Luis Echeverría Alvarez

17.02.2012 ( Last modified: 27.05.2016 )
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Luis Echeverria was born on 17 January 1922 in Mexico city.Luis Echeverría joined the faculty of the National Autonomous University of Mexico in 1947 and taught political theory. He rose through the ranks of the Institutional Revolutionary Party (PRI) and eventually became the Private Secretary of the party President, General Rodolfo Sánchez Taboada. Echeverría was the Mexican Interior Secretary under President Gustavo Díaz Ordaz between 1964 and 1970.

He maintained a hard line against student protesters throughout all of 1968, at the time the Olympics were being held in Mexico City. He ordered the transfer of 15% of the Mexican military to the state of Guerrero to counter guerrilla groups operating there, and under Echeverría’s ministry, the air force allegedly used napalm against rural communities in Guerrero. Clashes between the government and the protesters culminated in the Tlatelolco massacre in October 1968. In 1970 he was elected President, a position he held until 1976. It was during his presidency that the Corpus Christi massacre occurred.

Tlatelolco Massacre:
The Tlatelolco massacre took place on the night of 2 October 1968 in the Plaza de las Tres Culturas in Tlatelolco, Mexico City. The death toll remains uncertain but most sources report 200-300 deaths. Many more were wounded, and several thousand arrests were made. The massacre was preceded by months of political unrest in the Mexican capital, echoing student demonstrations and riots all over the world during 1968. The Mexican students wanted to exploit the attention focused on Mexico City during the 1968 Olympic Games. President Gustavo Díaz Ordaz however, was determined to stop the demonstrations and, in September, he ordered the army to occupy the campus of the National Autonomous University of Mexico the largest university in Latin America. Students were beaten and arrested indiscriminately.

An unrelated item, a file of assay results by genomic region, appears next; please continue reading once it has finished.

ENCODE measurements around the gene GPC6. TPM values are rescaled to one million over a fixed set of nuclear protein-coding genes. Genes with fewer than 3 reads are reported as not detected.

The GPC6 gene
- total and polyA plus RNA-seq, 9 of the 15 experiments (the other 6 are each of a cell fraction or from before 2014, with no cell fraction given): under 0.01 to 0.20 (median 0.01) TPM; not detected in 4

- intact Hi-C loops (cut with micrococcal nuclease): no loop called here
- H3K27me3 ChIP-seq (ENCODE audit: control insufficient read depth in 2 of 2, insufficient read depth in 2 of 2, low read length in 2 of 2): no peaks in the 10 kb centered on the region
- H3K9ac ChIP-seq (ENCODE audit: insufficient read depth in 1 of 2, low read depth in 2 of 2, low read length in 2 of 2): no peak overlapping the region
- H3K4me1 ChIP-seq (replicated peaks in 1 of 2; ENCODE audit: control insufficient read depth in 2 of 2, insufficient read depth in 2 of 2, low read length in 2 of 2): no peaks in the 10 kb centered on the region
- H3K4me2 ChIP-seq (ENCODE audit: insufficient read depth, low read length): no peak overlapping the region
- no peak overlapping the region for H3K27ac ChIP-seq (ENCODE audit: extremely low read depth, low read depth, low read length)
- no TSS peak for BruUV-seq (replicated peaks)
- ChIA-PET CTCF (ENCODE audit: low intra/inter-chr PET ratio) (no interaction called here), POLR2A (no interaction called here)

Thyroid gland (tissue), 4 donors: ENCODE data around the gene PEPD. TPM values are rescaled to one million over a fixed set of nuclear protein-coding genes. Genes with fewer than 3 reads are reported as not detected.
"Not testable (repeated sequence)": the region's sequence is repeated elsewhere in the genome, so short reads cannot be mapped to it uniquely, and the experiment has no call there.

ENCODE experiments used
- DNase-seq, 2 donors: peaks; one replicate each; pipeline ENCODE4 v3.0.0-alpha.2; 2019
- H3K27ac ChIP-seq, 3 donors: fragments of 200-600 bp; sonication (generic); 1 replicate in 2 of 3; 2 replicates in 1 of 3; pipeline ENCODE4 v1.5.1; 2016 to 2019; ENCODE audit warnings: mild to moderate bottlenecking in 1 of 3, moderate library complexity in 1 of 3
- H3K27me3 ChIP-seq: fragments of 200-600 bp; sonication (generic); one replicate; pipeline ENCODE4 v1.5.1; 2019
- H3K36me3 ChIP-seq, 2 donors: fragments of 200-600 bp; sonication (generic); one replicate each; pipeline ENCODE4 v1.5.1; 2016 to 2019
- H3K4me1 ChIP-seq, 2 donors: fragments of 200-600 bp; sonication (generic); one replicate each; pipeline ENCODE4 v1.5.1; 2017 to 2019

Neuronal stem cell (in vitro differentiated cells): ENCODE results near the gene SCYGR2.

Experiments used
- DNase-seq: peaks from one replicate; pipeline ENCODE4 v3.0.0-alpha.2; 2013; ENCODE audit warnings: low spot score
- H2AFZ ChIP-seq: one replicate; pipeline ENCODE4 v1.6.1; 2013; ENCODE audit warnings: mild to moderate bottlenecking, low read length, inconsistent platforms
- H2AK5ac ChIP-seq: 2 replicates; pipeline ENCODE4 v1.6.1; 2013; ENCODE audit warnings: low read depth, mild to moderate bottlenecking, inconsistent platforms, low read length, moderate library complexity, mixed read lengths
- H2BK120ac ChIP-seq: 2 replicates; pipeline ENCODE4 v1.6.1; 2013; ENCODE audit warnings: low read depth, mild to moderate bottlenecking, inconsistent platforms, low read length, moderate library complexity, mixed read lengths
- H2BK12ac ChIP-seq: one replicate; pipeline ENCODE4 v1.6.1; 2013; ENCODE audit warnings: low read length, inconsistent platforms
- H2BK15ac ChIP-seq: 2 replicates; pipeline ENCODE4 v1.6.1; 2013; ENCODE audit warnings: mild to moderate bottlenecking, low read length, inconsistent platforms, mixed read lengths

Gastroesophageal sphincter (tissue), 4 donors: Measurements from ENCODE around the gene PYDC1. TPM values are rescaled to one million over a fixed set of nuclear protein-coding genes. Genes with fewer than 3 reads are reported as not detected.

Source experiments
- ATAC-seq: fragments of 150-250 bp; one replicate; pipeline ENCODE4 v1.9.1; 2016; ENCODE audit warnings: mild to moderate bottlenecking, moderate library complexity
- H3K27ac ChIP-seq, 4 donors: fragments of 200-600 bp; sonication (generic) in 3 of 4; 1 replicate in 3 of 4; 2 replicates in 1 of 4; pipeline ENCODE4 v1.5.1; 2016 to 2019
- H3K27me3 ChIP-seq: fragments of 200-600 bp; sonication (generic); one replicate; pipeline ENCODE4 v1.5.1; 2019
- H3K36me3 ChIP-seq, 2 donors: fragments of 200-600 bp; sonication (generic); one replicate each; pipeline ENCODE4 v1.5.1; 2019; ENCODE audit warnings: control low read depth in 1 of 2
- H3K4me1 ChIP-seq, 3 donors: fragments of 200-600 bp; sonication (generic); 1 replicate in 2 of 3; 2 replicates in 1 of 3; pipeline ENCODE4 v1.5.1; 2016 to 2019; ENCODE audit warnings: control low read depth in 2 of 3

However, the student demonstrators were not to be deterred. The demonstrations grew in size, until, on October 2, after student strikes lasting nine weeks, 15,000 students from various universities marched through the streets of Mexico City. By nightfall, 5,000 students and workers, many of them with their wives and children, had congregated in the Plaza de las Tres Culturas in Tlatelolco.

The massacre began at sunset when army and police forces — equipped with armoured cars and tanks — surrounded the square and began firing live rounds into the crowd, hitting not only the protestors, but also other people, including children, who were there by chance for reasons unrelated to the demonstration. The killing continued throughout the night.

The official government explanation of the incident was that armed provocateurs among the demonstrators, had positioned themselves in buildings overlooking the crowd, and had been first to open fire by taking aim at the security forces that had no other choice but to return fire in self defence.

Corpus Christi Massacre:
On 10 June 1971, under the presidency of Echeverría, 42 student demonstrators were killed and dozens more wounded while demonstrating in Mexico City over education funding. This incident is known as the Corpus Christi Massacre after the feast day on which it took place. It is also known by the name of Halconazo – Falcon Strike – since the Special Forces involved were called The Falcons. Though dressed as civilians, the perpetrators were known to be members of the state security forces.

Various reports indicate that during the Mexican government’s”dirty war” against leftists in the late 1960s and 1970s, a total of 530 people were forcibly “disappeared”, and that the majority of them were eventually murdered.

In October 1997, the Mexican Congress set up a committee to investigate the Tlatelolco massacre. Echeverría conceded at that time that the students had been unarmed, and that the military action was planned in advance, with the goal being destroy the student movement.